The Killer GirlBoss: Sarah Weddington, 1945-2021
Roe v. Wade's successful litigator died at 76 this weekend. May God have mercy on her soul.
If we don’t speak ill of the dead, who will? The vicious bon mot sprang to mind when I learned of the death over the weekend of Sarah Weddington, aged 76. She was the Texas lawyer who successfully argued Roe v. Wade before the Supreme Court, helping inaugurate the most extreme abortion regime this side of North Korea. Weddington’s motivations were a study in the evil of banality, the whole package made all the more repulsive by her proto-#GirlBoss act.
The abortion industry and its allies are naturally in mourning. Planned Parenthood boss Alexis McGill Johnson tweeted, “What a loss.” She vowed to “honor Sarah Weddington’s work every day—by keeping up the fight to ensure that everyone has access to abortion.” The media obits didn’t fail to note that Roe is effectively suspended in Weddington’s home state, owing to an innovative law that grants citizens a private right of action to hold abortionists accountable.
Weddington had long worried that the high court’s holding in Roe wouldn’t last. In 2017, she told the Guardian, “If [Neil] Gorsuch’s nomination is approved, will abortion be illegal the next day? No. One new judge won’t necessarily make much difference. But two or three might.” It’s a great comfort: the thought that this grand dame of the abortion industry might well have spent her final days fretting over the status of her professional life’s signature achievement.
Sarah Weddington was an unlikely advocate for abortion-on-demand. The daughter of a Methodist preacher, she exuded primness. As Joshua Prager writes in Family Roe, his book-length story about the people behind the notorious case, “that she was smart was undeniable; she’d skipped two grades, graduated magna cum laude besides….[She] had headed her high-school chapter of the Future Homemakers of America, and had been assistant house mother for her Delta Gamma sorority. She was middle class and married.” She once said of herself, “I have received very few B’s my whole life.” (People who say such things about themselves should be barred from public life, a clear and easy test for psychopathy.)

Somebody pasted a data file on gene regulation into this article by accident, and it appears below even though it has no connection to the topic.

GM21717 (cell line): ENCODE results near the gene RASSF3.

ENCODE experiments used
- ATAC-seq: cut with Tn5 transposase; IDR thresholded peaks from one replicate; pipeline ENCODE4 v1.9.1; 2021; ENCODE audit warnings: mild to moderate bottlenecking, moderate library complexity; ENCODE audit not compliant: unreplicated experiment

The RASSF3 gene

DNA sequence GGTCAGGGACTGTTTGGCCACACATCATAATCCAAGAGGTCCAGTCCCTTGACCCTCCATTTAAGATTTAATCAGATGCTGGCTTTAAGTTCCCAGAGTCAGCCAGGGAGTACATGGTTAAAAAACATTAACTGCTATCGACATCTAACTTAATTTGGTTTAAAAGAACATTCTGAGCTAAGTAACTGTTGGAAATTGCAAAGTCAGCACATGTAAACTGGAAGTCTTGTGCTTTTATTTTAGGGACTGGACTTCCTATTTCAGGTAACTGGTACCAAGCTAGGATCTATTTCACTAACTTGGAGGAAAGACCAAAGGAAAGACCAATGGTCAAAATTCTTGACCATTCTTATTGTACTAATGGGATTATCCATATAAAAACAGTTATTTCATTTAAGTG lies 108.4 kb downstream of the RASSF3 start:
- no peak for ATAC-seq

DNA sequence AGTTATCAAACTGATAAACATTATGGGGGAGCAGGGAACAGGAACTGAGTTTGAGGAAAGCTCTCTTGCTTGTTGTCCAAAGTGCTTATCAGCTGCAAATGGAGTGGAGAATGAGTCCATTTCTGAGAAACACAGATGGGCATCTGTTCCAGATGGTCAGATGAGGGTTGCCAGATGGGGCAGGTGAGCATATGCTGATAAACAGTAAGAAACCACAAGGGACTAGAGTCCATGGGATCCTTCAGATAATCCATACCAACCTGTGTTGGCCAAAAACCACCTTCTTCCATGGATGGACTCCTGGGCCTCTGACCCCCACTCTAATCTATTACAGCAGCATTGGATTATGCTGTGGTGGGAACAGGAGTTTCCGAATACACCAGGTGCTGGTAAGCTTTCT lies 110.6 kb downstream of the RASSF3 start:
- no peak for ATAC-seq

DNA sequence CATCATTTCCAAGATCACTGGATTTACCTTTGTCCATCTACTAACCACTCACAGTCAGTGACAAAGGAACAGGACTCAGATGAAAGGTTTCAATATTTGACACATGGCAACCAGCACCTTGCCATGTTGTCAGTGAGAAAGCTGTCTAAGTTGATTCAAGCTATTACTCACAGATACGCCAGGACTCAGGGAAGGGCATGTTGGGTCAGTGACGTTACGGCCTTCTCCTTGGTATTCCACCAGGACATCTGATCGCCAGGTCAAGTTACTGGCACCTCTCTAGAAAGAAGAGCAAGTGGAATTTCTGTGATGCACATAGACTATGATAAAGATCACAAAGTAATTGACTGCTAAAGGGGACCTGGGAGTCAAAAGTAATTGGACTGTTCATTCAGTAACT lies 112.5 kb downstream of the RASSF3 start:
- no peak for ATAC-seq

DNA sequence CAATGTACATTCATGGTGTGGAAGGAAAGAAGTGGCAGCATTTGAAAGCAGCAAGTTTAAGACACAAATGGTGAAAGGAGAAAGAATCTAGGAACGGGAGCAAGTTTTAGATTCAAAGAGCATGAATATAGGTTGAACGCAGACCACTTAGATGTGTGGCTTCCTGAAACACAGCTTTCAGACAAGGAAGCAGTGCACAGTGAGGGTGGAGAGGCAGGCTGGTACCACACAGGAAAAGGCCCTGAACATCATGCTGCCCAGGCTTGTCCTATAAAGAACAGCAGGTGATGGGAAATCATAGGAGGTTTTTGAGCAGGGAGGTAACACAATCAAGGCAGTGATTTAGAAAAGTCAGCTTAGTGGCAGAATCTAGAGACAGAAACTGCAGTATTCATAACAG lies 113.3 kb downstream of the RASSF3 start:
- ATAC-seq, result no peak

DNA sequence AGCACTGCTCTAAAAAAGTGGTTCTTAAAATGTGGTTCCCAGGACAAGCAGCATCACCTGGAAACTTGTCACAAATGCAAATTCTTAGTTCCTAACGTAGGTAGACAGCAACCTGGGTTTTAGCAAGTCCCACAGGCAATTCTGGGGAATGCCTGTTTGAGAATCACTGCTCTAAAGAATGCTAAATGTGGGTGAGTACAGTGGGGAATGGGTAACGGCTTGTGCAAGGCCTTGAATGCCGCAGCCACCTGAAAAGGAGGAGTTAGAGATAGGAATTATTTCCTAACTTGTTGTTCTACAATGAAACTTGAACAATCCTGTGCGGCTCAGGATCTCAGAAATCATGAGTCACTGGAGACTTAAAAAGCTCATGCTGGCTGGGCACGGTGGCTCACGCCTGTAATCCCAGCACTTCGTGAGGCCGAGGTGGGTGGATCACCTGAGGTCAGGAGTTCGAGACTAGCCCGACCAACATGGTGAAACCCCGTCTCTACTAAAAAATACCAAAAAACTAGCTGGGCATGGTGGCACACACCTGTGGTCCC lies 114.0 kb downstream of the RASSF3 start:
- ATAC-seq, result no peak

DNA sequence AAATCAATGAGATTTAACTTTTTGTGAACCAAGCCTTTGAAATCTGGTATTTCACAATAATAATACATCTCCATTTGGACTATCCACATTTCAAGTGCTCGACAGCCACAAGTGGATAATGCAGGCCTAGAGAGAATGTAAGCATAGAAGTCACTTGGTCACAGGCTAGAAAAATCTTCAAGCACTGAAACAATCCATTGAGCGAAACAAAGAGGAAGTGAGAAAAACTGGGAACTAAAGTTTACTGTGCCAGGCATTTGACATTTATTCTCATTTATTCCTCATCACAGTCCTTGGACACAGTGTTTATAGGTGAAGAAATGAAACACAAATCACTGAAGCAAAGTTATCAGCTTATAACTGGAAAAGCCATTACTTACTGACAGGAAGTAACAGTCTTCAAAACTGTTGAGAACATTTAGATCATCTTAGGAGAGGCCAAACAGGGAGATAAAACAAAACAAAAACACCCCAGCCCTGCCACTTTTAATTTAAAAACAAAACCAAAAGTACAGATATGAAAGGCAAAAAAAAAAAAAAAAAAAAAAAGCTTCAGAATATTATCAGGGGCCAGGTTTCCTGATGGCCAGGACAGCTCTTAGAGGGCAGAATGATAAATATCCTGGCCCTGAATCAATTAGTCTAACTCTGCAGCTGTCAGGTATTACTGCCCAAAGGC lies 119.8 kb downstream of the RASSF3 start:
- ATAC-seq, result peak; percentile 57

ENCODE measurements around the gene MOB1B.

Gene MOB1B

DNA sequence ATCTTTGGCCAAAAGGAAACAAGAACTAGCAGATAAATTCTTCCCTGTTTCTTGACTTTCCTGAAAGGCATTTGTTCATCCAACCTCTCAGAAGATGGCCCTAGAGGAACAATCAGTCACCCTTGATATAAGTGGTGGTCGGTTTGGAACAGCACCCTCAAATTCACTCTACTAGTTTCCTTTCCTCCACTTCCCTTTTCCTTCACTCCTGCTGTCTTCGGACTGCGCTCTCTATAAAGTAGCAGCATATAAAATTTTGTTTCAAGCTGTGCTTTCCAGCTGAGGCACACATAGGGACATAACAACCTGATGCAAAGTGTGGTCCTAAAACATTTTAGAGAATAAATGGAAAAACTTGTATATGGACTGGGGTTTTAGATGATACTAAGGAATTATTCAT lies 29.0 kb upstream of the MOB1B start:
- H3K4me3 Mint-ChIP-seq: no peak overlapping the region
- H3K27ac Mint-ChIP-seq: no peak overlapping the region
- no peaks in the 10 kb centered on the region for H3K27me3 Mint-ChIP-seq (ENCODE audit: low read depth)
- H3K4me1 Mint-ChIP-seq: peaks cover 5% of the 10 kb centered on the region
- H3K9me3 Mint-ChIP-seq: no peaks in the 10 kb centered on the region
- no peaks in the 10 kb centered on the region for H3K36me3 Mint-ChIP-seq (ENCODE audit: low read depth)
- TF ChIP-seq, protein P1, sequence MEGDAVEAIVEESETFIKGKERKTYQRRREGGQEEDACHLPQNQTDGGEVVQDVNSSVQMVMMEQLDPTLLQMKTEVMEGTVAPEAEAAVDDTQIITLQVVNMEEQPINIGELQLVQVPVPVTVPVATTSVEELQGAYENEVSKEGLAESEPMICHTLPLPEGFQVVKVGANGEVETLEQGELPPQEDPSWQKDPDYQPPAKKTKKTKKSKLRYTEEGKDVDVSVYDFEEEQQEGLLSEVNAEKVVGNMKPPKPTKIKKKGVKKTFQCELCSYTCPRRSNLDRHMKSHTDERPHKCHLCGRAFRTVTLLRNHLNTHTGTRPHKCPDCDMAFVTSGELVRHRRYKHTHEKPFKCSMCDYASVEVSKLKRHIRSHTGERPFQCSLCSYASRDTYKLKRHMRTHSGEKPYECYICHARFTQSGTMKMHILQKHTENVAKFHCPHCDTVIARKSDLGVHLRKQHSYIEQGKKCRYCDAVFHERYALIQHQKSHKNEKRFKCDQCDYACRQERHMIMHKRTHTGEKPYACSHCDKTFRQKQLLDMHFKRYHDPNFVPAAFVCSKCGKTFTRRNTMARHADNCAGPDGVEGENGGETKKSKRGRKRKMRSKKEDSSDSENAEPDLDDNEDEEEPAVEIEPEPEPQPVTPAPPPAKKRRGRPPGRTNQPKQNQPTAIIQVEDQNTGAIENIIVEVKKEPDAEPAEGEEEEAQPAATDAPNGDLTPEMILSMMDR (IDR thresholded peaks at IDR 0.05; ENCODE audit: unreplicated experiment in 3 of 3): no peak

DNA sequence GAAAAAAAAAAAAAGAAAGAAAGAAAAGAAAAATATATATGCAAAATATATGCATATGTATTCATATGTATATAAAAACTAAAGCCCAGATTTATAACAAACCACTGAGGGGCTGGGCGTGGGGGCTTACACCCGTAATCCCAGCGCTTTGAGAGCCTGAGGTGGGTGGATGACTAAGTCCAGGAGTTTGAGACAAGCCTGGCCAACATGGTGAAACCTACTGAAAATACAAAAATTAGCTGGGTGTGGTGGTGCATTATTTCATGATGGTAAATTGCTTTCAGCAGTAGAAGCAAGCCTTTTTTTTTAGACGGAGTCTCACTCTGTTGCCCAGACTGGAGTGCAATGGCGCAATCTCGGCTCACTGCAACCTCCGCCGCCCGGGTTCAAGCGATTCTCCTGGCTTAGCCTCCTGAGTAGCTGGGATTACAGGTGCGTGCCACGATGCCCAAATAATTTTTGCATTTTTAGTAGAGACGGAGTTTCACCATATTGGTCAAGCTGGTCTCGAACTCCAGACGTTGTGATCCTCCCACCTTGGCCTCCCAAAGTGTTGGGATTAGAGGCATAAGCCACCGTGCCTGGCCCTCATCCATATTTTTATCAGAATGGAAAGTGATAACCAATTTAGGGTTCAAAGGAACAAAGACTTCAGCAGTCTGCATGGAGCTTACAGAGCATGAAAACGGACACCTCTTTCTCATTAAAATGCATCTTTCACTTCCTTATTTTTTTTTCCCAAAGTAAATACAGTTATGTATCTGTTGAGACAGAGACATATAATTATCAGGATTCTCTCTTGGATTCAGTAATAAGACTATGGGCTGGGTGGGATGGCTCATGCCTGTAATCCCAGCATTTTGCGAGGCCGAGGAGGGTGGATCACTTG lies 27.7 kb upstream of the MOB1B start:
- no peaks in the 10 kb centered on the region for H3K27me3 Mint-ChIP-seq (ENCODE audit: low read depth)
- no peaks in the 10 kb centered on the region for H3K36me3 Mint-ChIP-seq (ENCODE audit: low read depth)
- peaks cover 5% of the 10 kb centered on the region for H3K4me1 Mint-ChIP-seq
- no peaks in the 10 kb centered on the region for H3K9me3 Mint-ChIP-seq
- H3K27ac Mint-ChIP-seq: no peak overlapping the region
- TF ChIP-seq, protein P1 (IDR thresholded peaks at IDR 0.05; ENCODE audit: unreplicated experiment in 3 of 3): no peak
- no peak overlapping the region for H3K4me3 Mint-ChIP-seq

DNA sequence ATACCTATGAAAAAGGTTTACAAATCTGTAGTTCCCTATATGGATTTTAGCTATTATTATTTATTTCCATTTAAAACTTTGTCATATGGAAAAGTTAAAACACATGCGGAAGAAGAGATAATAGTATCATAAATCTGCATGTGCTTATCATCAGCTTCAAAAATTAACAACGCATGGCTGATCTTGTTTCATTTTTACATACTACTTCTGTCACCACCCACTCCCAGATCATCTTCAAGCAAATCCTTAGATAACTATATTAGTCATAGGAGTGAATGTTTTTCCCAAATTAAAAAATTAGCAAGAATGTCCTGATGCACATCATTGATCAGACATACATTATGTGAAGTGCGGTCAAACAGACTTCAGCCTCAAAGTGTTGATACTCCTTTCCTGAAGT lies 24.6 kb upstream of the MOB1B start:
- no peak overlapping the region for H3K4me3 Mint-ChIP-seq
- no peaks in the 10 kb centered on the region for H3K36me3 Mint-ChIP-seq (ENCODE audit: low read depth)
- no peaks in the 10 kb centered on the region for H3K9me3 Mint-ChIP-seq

A baby couldn’t be permitted to get in the way of her quest for A’s. In the middle-1960s, she and her future husband, Ron, were in law school when they “made a mistake,” as a New York Times review of her 1992 memoir, A Question of Choice, delicately put it. “Abortion was something I had never talked about with friends or family,” Weddington wrote. But she was now sure she had to obtain one, and obtain one she did, across the border, in Piedras Negras, Mexico.
She graduated from the law school at University of Texas at Austin but couldn’t land a private job. Instead, she immersed herself in Austin’s activist scene, working with a group of women who offered birth-control counseling, as well as information on abortionists in Mexico. The women wanted their lawyer friend, Weddington, to figure out if they could challenge the Lone Star state’s anti-abortion statute directly.
Weddington teamed up with fellow UT law alumna Linda Coffee, and soon the pair hit upon a potential plaintiff, a woman named Norma McCorvey. The pregnant McCorvey was especially taken with Weddington, “strawberry-blond and curvy and just two years older than she,” as Prager tells us. “‘She was wholesome and robust and had things happening!…I fell in love with Sarah. She had all this hair.’”
The rest is history. Weddington appeared twice before the Supremes, once in 1971, when she was only 26, and again the following year, aged 27. She told the justices,
We are not here to advocate for abortion. We do not ask this court to rule that abortion is good or desirable in any particular situation. We are here to advocate that the decision whether or not a particular woman will continue to carry or will terminate a pregnancy is a decision that should be made by that individual. That, in fact, she has a constitutional right to make that decision for herself.
The all-male panel of justices agreed: that law and morality could be neatly partitioned, just as Weddington and Coffee had advocated.
Weddington went on to serve three terms in the Texas legislature before the Carter administration tapped her for senior roles in the Department of Agriculture and later the White House, where she fought for the Equal Rights Amendment. A Times profile from her White House days noted,
She is a hard worker, usually arriving at the office at 7:00 a.m. and not returning home until late at night. She does most of her own housework in her two‐bedroom Washington home. She drives to and from work in a 1972 compact automobile. She finds time for friends, too, most of them Texans. She loves to square dance, eat Mexican food, go hiking and camping, and ride horses. She also likes to read, attend concerts and…discover how things work….‘I expect so much of myself,’ she said. ‘I guess I’m pretty close to being a perfectionist.’
All in a day’s work, for the woman who played a significant role in the industrial slaughter of more than 60 million unborn Americans since 1973.